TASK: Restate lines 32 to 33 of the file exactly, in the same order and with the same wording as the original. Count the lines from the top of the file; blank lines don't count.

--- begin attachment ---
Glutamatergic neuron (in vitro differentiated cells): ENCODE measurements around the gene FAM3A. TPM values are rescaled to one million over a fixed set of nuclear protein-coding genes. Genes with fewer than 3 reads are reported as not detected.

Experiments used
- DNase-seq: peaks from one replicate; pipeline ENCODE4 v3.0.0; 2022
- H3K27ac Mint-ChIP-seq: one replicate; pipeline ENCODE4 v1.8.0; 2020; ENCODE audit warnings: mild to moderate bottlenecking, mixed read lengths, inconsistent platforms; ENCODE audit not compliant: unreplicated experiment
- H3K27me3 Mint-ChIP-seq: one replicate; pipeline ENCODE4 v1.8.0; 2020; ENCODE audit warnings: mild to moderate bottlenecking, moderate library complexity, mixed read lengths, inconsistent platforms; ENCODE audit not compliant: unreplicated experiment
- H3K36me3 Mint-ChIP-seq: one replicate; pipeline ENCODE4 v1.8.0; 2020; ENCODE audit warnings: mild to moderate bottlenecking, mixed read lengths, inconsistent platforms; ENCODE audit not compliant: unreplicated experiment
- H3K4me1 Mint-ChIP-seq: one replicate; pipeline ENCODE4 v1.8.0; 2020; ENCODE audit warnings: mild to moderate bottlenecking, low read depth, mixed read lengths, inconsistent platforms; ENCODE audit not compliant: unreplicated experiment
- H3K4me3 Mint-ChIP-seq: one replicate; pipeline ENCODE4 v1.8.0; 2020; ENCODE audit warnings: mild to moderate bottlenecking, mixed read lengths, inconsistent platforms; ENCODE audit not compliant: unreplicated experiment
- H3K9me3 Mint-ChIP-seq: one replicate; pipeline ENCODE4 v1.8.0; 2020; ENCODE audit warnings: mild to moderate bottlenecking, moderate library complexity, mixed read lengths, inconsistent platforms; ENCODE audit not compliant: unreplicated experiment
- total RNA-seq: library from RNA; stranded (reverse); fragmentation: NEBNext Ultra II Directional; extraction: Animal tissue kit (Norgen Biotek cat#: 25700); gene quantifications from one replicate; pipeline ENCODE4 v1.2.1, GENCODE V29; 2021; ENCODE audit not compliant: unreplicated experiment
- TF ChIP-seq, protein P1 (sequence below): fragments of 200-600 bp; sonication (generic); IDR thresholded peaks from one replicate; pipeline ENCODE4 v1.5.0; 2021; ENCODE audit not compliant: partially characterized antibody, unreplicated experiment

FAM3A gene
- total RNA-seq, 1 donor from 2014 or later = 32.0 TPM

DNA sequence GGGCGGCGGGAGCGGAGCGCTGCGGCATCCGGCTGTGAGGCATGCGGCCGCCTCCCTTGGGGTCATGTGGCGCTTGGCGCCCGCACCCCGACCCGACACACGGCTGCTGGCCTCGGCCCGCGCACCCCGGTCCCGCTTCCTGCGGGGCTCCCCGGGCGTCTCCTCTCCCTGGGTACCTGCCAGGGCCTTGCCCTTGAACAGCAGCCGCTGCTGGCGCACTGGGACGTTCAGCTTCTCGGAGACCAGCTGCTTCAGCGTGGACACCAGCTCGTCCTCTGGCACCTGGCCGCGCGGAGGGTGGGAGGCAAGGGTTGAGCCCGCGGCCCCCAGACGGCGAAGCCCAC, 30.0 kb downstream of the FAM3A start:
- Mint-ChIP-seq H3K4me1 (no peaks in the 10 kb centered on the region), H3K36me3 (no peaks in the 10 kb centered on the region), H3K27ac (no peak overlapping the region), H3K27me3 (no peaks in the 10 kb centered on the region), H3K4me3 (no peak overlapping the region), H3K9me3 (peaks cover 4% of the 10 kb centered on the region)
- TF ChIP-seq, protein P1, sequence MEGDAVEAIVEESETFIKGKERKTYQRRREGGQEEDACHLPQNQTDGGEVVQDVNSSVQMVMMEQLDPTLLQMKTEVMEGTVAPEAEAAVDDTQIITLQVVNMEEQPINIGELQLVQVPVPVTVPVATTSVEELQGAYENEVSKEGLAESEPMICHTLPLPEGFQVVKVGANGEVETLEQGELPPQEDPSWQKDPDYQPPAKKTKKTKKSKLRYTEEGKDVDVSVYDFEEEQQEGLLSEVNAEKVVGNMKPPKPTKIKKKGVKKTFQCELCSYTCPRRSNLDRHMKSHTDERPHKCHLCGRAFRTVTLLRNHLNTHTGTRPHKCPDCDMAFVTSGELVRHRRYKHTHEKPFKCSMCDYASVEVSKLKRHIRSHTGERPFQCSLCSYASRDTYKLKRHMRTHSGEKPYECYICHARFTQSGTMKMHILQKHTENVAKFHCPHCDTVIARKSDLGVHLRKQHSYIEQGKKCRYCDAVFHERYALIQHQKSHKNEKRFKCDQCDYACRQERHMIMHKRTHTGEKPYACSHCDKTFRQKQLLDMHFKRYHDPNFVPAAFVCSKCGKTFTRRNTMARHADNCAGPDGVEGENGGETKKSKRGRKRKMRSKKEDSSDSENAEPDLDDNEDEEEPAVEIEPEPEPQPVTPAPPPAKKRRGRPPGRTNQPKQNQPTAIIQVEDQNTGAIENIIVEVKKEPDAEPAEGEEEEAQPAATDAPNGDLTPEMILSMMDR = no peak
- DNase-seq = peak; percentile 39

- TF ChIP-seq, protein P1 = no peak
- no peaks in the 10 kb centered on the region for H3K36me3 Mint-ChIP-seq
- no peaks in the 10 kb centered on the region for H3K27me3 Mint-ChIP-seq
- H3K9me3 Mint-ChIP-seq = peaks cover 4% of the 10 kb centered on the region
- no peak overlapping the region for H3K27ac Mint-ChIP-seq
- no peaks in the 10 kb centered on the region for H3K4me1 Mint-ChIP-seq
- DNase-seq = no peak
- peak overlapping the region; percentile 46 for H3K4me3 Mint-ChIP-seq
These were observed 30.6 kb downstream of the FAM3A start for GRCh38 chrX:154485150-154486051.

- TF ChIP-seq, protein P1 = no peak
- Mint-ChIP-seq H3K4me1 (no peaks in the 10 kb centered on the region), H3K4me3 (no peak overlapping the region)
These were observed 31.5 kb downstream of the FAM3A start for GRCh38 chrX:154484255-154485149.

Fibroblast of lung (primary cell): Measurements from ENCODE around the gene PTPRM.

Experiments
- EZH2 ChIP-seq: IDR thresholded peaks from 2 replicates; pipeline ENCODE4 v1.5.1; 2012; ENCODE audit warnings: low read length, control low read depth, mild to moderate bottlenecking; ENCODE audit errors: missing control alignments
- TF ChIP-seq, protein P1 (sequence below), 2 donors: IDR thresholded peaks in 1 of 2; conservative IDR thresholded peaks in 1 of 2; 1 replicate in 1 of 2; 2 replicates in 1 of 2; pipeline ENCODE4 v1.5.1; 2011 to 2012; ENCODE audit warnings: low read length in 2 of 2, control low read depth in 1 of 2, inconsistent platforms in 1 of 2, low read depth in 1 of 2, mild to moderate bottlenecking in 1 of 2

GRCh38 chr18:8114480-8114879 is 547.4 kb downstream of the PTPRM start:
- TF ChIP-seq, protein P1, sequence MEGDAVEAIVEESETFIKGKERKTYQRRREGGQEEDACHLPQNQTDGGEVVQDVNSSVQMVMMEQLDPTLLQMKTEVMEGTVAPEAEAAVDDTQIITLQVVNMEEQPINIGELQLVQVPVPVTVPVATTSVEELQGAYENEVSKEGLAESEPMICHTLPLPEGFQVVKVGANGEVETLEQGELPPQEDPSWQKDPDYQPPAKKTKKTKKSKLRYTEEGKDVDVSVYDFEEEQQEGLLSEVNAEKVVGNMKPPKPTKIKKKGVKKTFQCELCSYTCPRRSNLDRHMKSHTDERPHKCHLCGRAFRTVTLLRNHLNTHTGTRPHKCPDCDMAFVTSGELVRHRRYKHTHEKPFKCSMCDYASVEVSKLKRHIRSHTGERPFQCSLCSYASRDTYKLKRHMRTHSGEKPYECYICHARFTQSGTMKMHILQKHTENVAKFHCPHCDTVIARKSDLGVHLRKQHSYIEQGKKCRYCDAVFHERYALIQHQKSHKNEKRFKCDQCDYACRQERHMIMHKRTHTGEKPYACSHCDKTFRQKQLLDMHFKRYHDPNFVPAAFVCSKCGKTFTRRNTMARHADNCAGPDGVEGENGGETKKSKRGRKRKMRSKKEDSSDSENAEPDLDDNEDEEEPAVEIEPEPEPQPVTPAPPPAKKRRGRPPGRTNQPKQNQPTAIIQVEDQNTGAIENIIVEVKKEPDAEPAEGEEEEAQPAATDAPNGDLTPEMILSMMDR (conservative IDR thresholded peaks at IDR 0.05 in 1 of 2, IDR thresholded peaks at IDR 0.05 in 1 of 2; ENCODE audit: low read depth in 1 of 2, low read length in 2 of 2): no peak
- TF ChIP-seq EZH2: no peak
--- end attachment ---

- EZH2 ChIP-seq: IDR thresholded peaks from 2 replicates; pipeline ENCODE4 v1.5.1; 2012; ENCODE audit warnings: low read length, control low read depth, mild to moderate bottlenecking; ENCODE audit errors: missing control alignments
- TF ChIP-seq, protein P1 (sequence below), 2 donors: IDR thresholded peaks in 1 of 2; conservative IDR thresholded peaks in 1 of 2; 1 replicate in 1 of 2; 2 replicates in 1 of 2; pipeline ENCODE4 v1.5.1; 2011 to 2012; ENCODE audit warnings: low read length in 2 of 2, control low read depth in 1 of 2, inconsistent platforms in 1 of 2, low read depth in 1 of 2, mild to moderate bottlenecking in 1 of 2